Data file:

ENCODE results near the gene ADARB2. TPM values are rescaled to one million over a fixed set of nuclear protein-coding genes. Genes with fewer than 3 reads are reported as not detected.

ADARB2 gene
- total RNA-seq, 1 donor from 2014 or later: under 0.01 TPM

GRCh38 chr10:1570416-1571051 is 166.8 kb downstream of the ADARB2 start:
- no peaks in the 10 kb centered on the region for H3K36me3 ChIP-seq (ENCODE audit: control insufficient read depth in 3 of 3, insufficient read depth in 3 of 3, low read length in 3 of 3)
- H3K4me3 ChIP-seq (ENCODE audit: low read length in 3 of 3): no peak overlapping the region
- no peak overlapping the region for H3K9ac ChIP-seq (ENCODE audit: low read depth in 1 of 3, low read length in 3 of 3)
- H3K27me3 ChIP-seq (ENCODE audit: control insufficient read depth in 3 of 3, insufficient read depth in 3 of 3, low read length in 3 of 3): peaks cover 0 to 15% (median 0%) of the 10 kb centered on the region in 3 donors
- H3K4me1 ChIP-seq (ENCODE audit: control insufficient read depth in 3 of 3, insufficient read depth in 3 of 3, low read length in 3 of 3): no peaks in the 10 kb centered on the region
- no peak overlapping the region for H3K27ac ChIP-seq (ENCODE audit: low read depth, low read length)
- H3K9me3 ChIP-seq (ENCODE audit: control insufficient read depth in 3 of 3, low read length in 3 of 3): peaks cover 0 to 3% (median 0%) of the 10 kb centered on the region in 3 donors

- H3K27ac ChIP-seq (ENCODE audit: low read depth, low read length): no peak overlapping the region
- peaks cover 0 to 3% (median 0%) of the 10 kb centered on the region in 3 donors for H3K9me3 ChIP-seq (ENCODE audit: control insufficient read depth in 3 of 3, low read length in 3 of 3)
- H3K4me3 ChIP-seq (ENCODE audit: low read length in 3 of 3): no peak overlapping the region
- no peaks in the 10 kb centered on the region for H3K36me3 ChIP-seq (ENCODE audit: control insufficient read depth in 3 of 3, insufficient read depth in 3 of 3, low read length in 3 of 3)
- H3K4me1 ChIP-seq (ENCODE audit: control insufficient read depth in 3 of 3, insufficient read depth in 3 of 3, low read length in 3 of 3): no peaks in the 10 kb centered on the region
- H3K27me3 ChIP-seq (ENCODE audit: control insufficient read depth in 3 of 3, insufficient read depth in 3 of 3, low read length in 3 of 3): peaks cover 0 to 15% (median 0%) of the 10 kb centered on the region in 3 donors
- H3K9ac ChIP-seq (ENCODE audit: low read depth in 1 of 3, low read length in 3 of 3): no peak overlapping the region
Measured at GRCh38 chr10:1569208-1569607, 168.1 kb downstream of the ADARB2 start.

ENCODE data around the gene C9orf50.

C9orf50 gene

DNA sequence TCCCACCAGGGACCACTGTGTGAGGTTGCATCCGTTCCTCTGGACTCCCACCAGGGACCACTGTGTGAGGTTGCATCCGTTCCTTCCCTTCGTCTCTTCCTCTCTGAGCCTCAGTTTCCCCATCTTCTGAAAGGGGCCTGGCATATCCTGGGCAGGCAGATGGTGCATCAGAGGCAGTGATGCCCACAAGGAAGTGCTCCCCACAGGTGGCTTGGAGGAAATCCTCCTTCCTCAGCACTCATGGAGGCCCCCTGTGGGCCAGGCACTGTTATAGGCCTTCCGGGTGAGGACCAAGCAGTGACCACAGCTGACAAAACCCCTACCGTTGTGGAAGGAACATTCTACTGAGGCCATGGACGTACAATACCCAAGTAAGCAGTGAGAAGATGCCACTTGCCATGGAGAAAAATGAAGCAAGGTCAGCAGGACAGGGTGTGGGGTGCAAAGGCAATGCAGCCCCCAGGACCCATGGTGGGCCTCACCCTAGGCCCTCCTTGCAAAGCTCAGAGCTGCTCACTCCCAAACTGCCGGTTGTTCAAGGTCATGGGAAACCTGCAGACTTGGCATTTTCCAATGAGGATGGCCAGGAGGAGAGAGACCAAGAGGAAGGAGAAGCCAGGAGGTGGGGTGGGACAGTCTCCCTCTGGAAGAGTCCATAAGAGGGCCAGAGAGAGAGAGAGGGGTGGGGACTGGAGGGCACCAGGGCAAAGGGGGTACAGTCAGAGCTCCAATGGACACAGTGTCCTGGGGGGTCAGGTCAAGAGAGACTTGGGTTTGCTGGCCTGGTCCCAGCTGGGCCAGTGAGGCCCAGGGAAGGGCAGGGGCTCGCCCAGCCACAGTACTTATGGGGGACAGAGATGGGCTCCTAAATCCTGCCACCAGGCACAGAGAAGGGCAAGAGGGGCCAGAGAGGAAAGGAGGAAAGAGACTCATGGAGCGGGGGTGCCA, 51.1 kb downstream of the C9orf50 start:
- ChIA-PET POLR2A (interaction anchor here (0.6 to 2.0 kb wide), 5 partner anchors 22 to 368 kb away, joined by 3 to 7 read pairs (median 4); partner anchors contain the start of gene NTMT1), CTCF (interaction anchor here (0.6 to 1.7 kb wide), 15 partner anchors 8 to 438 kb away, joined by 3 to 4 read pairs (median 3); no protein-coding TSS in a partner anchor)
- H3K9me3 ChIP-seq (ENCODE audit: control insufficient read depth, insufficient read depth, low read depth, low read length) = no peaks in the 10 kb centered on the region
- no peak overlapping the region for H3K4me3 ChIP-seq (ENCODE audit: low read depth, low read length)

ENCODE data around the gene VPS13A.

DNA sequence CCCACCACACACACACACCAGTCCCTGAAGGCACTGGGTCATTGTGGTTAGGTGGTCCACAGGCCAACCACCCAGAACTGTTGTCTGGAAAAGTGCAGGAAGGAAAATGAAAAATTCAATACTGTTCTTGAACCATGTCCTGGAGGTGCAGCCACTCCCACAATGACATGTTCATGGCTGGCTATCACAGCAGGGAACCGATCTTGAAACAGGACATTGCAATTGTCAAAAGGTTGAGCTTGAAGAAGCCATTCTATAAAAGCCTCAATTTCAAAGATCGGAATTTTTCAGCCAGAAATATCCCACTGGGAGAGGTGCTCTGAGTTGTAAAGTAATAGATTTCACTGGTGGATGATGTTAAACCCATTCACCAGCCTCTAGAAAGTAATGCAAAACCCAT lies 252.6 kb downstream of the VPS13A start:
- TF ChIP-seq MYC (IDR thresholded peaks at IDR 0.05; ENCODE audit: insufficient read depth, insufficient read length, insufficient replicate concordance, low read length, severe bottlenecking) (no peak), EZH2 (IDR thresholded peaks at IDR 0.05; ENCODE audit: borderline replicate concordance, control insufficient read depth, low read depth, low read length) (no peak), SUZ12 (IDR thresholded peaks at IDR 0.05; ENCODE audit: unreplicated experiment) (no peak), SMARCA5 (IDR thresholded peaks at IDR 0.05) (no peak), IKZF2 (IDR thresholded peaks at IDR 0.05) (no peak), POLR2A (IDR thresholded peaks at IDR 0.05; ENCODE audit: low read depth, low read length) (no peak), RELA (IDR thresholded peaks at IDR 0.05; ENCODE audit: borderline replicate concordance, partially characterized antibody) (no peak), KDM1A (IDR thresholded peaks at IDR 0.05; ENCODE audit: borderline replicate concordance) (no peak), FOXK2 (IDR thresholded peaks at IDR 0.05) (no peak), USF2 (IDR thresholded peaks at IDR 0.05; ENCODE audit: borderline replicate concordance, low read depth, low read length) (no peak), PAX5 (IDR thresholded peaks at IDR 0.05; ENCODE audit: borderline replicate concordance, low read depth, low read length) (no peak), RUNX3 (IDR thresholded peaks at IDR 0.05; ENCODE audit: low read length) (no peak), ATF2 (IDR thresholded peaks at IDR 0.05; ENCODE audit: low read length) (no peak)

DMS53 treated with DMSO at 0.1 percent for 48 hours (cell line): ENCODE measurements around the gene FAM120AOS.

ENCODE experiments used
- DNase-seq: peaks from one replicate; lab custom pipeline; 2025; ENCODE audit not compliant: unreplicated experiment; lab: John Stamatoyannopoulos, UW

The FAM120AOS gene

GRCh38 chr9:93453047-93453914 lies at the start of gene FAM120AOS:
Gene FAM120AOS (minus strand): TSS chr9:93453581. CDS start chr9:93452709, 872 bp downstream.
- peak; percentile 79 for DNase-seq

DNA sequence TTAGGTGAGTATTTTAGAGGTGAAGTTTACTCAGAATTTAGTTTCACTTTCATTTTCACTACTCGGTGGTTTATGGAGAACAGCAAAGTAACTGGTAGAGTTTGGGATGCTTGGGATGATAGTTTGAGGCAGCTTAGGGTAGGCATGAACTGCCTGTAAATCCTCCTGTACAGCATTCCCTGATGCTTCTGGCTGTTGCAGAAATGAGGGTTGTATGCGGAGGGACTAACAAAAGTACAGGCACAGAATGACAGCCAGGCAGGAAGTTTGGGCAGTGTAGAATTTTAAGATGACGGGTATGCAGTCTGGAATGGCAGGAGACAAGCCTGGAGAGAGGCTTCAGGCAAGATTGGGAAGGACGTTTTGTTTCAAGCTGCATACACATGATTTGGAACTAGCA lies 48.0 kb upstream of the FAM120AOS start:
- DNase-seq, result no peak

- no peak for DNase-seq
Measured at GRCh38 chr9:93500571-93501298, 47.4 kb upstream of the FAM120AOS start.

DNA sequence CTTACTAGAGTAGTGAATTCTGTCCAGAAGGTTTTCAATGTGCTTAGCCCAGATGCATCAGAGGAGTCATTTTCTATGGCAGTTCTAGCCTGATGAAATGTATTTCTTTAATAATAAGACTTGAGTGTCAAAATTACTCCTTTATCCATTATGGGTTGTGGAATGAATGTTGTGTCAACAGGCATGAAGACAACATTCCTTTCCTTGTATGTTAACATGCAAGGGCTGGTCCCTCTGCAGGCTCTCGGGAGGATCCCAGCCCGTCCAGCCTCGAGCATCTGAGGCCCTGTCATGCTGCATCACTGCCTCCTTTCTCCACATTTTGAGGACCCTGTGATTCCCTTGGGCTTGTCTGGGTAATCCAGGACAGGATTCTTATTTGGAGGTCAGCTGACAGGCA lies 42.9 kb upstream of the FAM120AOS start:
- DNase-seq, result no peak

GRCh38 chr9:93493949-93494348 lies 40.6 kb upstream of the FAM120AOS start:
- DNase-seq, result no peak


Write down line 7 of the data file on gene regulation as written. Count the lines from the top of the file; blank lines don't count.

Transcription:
- no peak overlapping the region for H3K9ac ChIP-seq (ENCODE audit: low read depth in 1 of 3, low read length in 3 of 3)